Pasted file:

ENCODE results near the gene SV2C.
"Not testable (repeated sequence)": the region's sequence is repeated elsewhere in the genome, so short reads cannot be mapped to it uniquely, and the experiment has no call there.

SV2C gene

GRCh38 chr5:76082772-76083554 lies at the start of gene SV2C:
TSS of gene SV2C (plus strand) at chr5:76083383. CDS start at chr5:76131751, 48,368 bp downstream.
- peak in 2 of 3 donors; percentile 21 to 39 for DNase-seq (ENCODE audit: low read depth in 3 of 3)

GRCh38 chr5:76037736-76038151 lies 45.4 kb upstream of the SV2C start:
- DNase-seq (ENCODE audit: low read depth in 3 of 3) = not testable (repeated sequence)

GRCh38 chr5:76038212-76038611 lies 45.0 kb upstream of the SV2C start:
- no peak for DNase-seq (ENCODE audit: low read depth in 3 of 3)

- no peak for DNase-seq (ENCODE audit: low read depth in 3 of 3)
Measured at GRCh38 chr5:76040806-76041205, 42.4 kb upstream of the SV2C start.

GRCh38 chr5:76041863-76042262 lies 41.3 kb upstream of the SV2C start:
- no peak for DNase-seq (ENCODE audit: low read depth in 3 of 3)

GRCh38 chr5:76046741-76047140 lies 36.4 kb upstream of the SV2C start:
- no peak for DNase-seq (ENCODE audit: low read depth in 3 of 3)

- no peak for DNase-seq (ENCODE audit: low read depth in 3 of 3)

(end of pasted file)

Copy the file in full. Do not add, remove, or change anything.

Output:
ENCODE results near the gene SV2C.
"Not testable (repeated sequence)": the region's sequence is repeated elsewhere in the genome, so short reads cannot be mapped to it uniquely, and the experiment has no call there.

SV2C gene

GRCh38 chr5:76082772-76083554 lies at the start of gene SV2C:
TSS of gene SV2C (plus strand) at chr5:76083383. CDS start at chr5:76131751, 48,368 bp downstream.
- peak in 2 of 3 donors; percentile 21 to 39 for DNase-seq (ENCODE audit: low read depth in 3 of 3)

GRCh38 chr5:76037736-76038151 lies 45.4 kb upstream of the SV2C start:
- DNase-seq (ENCODE audit: low read depth in 3 of 3) = not testable (repeated sequence)

GRCh38 chr5:76038212-76038611 lies 45.0 kb upstream of the SV2C start:
- no peak for DNase-seq (ENCODE audit: low read depth in 3 of 3)

- no peak for DNase-seq (ENCODE audit: low read depth in 3 of 3)
Measured at GRCh38 chr5:76040806-76041205, 42.4 kb upstream of the SV2C start.

GRCh38 chr5:76041863-76042262 lies 41.3 kb upstream of the SV2C start:
- no peak for DNase-seq (ENCODE audit: low read depth in 3 of 3)

GRCh38 chr5:76046741-76047140 lies 36.4 kb upstream of the SV2C start:
- no peak for DNase-seq (ENCODE audit: low read depth in 3 of 3)

- no peak for DNase-seq (ENCODE audit: low read depth in 3 of 3)